Chapter 15

Your parallel universes…
Growing, sustaining and controlling your operations in ALL of your brain Worlds

  1. For the classical description of the loss of cutaneous sensation in oxygen-deprived skin, see Head et al., Studies in Neurology, Oxford Univ. Press (1920)
  2. The neurologist Antonio Damasio has written extensively about some of the most interesting aspects of the corporeal You, in his The Feeling of What Happens: Body and Emotion in the Making of Consciousness (2000).
  3. Much of what is written about the innervation in the human body in this Chapter would be a subject of any Human Physiology 101 course. In my view, body senses are still best-treated in the now-dated Medical Physiology, Volume 2, because its editor (my professor Vernon Mountcastle) was focused over a lifetime on the study of this great brain system.
  4. Proprioception and kinesthesia (which we’ll talk about in practical terms later) is a difficult scientific subdiscipline to reference on a level that confers understanding because treatments of it for the non-expert are (in the author’s view) pretty scattered. Again, begin with Mountcastle’s Medical Physiology, Vol. 2; then, for a more up-to-date perspective with more information about mechanistic bases of functional organization and control, go to Kandel et al’s Principles of Neuroscience. To get down to the details in your understanding of pain science, begin with The Science of Pain (Basbaum A and Bushnell MC, eds) (2009).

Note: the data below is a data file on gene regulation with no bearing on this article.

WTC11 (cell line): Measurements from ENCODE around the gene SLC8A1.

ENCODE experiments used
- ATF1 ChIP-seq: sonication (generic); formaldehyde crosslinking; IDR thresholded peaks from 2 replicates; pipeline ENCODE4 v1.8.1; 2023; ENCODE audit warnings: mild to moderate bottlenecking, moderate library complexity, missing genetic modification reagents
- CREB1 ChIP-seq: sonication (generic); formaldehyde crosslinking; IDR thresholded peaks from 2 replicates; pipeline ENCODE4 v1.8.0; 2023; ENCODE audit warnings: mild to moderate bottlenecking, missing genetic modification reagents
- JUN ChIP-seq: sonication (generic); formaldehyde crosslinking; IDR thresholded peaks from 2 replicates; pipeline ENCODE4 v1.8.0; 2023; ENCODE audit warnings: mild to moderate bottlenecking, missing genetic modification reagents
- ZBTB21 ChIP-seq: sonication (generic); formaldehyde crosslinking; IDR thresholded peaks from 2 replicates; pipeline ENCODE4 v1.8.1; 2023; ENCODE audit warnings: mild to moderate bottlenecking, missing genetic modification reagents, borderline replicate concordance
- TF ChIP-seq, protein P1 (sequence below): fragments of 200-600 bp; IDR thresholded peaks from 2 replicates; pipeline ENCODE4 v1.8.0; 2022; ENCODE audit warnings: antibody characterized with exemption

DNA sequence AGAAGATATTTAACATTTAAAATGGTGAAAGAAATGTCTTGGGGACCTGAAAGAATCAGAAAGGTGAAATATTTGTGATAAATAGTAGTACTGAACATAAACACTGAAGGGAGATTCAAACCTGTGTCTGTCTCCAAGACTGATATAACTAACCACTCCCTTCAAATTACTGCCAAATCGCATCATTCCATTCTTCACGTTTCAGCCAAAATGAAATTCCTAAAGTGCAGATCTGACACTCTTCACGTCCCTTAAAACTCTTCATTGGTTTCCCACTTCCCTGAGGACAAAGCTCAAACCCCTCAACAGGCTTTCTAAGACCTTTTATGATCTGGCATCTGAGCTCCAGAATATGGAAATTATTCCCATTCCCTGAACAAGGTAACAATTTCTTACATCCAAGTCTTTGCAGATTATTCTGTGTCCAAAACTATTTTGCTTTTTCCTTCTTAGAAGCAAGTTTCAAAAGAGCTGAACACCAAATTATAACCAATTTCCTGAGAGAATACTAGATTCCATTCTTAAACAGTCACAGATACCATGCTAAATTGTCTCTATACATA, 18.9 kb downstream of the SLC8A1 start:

5. There are many books documenting the history of Buddha and Buddhism (which, like Christianity or the Muslim religion, has been marked by the differentiation of specific beliefs by different sub-groups of followers). I’ve read several, but don’t know where they sit in terms of critical stature. I recommend that you just begin with because it provides links to many other aspects of history and thought, and is therefore a good starting point for your developing an understanding.For a demonstration that we sharpen our minds through meditation practices, see, e.g., Barinaga M (2003) Buddhism and neuroscience. Studying the well-trained mind. Science 302:44; Davidson RJ, Sutton SK (1995) Affective neuroscience: the emergence of a discipline. Curr Opin Neurobiol 5:217; or Slagter HA et al (2011) Mental training as a tool in the neuroscientific study of brain and cognitive plasticity. Front Hum Neurosci doi: 10.3389/fnhum.2011.00017.
  6. For a very brief and somewhat romantic history of the Dalai Lama (and his tale IS a rather romantic one) see